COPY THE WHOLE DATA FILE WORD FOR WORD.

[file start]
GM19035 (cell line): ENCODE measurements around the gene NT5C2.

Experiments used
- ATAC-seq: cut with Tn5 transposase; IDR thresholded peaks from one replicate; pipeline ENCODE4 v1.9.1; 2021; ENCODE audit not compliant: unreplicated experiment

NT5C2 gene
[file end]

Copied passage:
GM19035 (cell line): ENCODE measurements around the gene NT5C2.

Experiments used
- ATAC-seq: cut with Tn5 transposase; IDR thresholded peaks from one replicate; pipeline ENCODE4 v1.9.1; 2021; ENCODE audit not compliant: unreplicated experiment

NT5C2 gene